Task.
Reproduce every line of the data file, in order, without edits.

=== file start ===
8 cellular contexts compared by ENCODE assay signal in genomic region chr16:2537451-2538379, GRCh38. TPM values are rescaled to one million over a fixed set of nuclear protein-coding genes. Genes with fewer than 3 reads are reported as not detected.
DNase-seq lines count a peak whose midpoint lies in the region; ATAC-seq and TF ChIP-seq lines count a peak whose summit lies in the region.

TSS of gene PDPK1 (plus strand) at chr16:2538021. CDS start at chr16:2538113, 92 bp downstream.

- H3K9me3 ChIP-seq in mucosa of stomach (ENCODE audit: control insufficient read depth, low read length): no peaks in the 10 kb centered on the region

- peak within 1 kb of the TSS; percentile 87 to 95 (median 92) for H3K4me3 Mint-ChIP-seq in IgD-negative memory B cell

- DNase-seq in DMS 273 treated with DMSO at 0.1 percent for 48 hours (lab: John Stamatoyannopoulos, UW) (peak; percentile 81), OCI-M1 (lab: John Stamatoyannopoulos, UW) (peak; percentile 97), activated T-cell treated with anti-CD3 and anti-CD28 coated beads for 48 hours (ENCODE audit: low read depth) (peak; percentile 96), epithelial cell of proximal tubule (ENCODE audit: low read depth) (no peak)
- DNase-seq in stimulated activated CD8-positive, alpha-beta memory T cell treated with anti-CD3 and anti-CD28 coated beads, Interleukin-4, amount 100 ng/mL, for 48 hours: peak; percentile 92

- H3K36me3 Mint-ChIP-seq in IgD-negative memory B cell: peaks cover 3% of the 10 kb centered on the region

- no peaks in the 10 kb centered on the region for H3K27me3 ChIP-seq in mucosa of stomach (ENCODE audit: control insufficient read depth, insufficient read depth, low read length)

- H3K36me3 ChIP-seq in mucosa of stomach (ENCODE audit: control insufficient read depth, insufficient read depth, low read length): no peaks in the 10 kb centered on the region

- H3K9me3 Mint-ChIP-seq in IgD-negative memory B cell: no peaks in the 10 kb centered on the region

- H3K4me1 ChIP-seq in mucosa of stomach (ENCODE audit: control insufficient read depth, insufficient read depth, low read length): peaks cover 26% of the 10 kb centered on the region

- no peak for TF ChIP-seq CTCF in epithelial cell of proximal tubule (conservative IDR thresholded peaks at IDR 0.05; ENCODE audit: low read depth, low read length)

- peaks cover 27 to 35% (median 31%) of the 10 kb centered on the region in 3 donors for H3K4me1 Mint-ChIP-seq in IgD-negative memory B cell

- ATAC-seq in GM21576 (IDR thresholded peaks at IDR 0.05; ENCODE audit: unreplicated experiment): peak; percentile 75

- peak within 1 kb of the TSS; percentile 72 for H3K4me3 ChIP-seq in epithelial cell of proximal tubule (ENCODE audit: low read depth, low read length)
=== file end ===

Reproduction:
8 cellular contexts compared by ENCODE assay signal in genomic region chr16:2537451-2538379, GRCh38. TPM values are rescaled to one million over a fixed set of nuclear protein-coding genes. Genes with fewer than 3 reads are reported as not detected.
DNase-seq lines count a peak whose midpoint lies in the region; ATAC-seq and TF ChIP-seq lines count a peak whose summit lies in the region.

TSS of gene PDPK1 (plus strand) at chr16:2538021. CDS start at chr16:2538113, 92 bp downstream.

- H3K9me3 ChIP-seq in mucosa of stomach (ENCODE audit: control insufficient read depth, low read length): no peaks in the 10 kb centered on the region

- peak within 1 kb of the TSS; percentile 87 to 95 (median 92) for H3K4me3 Mint-ChIP-seq in IgD-negative memory B cell

- DNase-seq in DMS 273 treated with DMSO at 0.1 percent for 48 hours (lab: John Stamatoyannopoulos, UW) (peak; percentile 81), OCI-M1 (lab: John Stamatoyannopoulos, UW) (peak; percentile 97), activated T-cell treated with anti-CD3 and anti-CD28 coated beads for 48 hours (ENCODE audit: low read depth) (peak; percentile 96), epithelial cell of proximal tubule (ENCODE audit: low read depth) (no peak)
- DNase-seq in stimulated activated CD8-positive, alpha-beta memory T cell treated with anti-CD3 and anti-CD28 coated beads, Interleukin-4, amount 100 ng/mL, for 48 hours: peak; percentile 92

- H3K36me3 Mint-ChIP-seq in IgD-negative memory B cell: peaks cover 3% of the 10 kb centered on the region

- no peaks in the 10 kb centered on the region for H3K27me3 ChIP-seq in mucosa of stomach (ENCODE audit: control insufficient read depth, insufficient read depth, low read length)

- H3K36me3 ChIP-seq in mucosa of stomach (ENCODE audit: control insufficient read depth, insufficient read depth, low read length): no peaks in the 10 kb centered on the region

- H3K9me3 Mint-ChIP-seq in IgD-negative memory B cell: no peaks in the 10 kb centered on the region

- H3K4me1 ChIP-seq in mucosa of stomach (ENCODE audit: control insufficient read depth, insufficient read depth, low read length): peaks cover 26% of the 10 kb centered on the region

- no peak for TF ChIP-seq CTCF in epithelial cell of proximal tubule (conservative IDR thresholded peaks at IDR 0.05; ENCODE audit: low read depth, low read length)

- peaks cover 27 to 35% (median 31%) of the 10 kb centered on the region in 3 donors for H3K4me1 Mint-ChIP-seq in IgD-negative memory B cell

- ATAC-seq in GM21576 (IDR thresholded peaks at IDR 0.05; ENCODE audit: unreplicated experiment): peak; percentile 75

- peak within 1 kb of the TSS; percentile 72 for H3K4me3 ChIP-seq in epithelial cell of proximal tubule (ENCODE audit: low read depth, low read length)